Barbour: 450 homeowner grant applications look ‘very suspicious’

Published 4:57 pm Friday, September 15, 2006

Gov. Haley Barbour says there could be about 450 fraudulent applications among the roughly 17,000 submitted for Hurricane Katrina homeowner recovery grants on the Mississippi Gulf Coast.

For example, some applications were submitted for property that doesn’t exist, the governor said Thursday during a news conference in Jackson.

“For some weeks, we have been told that there are about 450 very suspicious applications,” Barbour said. “And hopefully some of them could turn out to just be a mistake. But we’re going to ask that each one of them be run down, if there is attempted fraud, that it be prosecuted.”

Sign up for our daily email newsletter

Get the latest news sent to your inbox

Mike Lanford, a deputy state attorney general, said federal and state authorities are working together on the investigations, including officials from the Department of Housing and Urban Development, the FBI, the state auditor’s office and the state attorney general’s office.

Money for the homeowner grants came from the federal government, but the state’s job-creation agency — the Mississippi Development Authority — is overseeing how the money is distributed to homeowners.

MDA hired a private company to screen applications. The complex process includes checking property titles and insurance records and finding out whether a homeowner holds any loans from the Small Business Administration.

The grants are not supposed to cover damages already paid by insurance companies. Barbour said more than 200 insurance companies hold policies on homes along the coast, and when it comes to answering questions for the grant process, “a lot of them have been great; some of them have not.”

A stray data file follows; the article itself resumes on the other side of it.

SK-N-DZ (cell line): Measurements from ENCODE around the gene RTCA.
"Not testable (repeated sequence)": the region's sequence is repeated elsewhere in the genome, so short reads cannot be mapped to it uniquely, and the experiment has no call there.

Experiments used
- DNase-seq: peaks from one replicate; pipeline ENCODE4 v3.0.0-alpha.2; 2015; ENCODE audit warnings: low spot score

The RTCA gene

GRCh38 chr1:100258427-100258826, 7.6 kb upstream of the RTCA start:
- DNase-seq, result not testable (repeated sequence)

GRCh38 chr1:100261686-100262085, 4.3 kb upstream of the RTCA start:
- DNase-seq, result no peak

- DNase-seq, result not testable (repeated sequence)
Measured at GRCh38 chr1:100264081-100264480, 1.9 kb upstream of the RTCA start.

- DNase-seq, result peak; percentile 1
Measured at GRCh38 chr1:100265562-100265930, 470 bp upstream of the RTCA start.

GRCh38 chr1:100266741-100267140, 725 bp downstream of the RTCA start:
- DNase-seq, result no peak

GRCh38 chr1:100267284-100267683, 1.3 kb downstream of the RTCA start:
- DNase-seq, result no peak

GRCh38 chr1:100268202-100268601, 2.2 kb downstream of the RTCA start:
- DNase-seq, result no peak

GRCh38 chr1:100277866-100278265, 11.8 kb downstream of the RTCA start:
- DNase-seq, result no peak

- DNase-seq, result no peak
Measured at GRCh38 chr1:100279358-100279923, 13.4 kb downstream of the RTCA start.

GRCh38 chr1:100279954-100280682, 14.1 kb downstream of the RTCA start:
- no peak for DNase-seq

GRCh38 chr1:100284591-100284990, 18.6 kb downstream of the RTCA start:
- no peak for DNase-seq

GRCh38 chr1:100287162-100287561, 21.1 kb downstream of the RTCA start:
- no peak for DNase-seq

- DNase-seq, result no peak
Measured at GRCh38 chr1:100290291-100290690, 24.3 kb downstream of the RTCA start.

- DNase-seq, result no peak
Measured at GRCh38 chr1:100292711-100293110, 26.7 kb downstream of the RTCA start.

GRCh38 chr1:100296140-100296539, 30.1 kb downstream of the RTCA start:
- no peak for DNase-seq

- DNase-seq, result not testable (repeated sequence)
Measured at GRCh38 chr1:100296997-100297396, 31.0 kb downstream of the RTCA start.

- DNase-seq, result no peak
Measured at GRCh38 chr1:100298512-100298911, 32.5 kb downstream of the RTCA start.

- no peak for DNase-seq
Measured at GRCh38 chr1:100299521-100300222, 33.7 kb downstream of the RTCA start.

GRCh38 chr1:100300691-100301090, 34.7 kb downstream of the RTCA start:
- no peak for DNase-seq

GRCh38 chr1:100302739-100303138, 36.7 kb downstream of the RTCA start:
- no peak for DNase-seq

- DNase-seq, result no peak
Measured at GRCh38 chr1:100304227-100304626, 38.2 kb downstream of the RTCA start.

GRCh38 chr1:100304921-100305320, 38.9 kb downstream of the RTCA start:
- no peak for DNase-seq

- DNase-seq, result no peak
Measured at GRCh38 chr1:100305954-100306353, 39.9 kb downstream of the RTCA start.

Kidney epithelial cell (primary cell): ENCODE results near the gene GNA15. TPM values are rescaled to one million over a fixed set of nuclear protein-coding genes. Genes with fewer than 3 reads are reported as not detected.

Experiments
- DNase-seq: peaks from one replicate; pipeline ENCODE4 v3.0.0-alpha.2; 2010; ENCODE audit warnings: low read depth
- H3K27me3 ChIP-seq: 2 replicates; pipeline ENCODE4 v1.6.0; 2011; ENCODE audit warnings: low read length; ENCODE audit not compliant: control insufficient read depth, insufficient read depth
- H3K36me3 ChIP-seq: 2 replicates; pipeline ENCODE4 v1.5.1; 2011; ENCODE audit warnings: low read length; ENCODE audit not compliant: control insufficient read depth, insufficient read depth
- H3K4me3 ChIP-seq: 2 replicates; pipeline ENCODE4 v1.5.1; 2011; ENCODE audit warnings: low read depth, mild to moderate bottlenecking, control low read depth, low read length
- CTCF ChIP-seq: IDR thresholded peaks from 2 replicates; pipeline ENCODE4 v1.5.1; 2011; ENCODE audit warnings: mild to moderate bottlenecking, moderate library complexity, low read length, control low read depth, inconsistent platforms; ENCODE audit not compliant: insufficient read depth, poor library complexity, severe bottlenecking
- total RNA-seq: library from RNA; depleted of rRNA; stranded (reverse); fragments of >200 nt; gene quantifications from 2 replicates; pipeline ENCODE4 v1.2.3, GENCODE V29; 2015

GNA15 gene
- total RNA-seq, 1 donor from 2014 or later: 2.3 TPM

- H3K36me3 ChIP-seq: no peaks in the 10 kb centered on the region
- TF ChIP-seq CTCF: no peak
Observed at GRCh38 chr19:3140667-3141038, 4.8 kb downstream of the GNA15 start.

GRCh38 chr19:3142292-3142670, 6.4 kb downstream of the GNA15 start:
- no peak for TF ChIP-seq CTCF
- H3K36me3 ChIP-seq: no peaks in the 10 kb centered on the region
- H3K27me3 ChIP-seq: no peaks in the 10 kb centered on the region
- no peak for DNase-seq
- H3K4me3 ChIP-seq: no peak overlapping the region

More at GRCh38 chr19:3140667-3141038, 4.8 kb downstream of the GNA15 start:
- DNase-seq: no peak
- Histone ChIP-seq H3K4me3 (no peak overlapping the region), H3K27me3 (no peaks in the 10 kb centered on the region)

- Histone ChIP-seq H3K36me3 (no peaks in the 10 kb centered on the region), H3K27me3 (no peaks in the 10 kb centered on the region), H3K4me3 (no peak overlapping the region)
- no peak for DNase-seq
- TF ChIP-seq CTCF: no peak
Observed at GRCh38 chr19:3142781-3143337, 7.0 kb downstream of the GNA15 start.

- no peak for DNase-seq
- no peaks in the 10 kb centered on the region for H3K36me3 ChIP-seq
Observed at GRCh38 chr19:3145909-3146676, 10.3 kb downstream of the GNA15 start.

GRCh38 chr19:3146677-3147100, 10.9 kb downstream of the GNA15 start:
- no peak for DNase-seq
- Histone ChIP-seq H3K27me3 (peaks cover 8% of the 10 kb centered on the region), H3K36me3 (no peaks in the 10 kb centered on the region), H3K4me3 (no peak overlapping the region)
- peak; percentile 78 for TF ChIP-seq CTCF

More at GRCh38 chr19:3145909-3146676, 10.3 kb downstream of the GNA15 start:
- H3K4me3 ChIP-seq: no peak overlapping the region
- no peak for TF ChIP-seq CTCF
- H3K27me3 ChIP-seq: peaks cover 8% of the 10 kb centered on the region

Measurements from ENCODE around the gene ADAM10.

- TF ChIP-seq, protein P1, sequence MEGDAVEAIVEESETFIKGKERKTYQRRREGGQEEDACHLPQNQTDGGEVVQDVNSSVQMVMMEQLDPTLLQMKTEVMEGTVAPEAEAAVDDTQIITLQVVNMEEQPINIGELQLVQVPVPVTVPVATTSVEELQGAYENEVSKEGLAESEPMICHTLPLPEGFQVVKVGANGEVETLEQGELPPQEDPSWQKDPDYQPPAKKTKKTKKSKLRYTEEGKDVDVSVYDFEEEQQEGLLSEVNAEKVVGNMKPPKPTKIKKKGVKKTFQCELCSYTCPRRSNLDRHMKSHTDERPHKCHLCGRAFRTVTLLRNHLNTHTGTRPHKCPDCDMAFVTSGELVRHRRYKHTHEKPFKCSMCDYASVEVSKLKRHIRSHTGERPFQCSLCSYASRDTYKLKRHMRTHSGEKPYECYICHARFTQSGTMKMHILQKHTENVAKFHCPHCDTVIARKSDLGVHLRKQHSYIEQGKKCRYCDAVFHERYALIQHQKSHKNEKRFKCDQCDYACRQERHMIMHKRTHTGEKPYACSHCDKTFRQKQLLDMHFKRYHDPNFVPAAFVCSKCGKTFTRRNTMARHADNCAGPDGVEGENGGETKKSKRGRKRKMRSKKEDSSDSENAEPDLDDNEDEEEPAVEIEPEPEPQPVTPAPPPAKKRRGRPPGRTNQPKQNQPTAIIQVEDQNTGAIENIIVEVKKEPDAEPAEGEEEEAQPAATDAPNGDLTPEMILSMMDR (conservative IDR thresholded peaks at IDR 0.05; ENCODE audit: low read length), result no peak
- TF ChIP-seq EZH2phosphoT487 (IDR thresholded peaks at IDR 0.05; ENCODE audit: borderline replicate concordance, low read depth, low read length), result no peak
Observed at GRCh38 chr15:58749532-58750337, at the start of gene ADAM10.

Thousands of south Mississippi residents are still living in government-issued mobile homes or travel trailers more than a year after Katrina, and many are grumbling that the homeowner grant process is taking too long.

The governor said months ago that he hoped to have grant checks in people’s hands by Aug. 29, the one-year anniversary of the storm.

Under Mississippi’s current program, grants of up to $150,000 are available to homeowners whose property flooded during Katrina despite being outside the federally designated flood zone. The state is still seeking HUD approval for programs to help people who lived inside the flood zone and for rental property.

Pressed for details on possible fraud, Barbour said Thursday that the 450 “suspicious” applications are not simply from people seeking grants despite living inside the flood zone at the time of Katrina. He said about 1,500 applications came from people whose homes were inside the flood zone, and those applications are being kept for consideration in one of the upcoming rounds of grants.

Barbour said if investigators uncover solid proof of fraud, he wants the U.S. attorney’s office to prosecute.

“We have an obligation to the taxpayers to be sure that we use the money responsibly, legally, in accordance with congressional intent, and that we prevent fraud and error. We take that very seriously,” Barbour said.

MDA officials told a legislative committee last week that fewer than 100 grant checks had been sent to homeowners. Barbour did not have current numbers on Thursday, but he said about 10,000 families have been notified that they’ve been approved for a grant. He said they’ve been told to set up appointments to handle the final paperwork before they can get their checks.

Barbour said he’s frustrated by the pace at which the grant applications have been handled.

“It’s too slow,” he said. “And if it’s frustrating to me, think about people that are living in travel trailers.”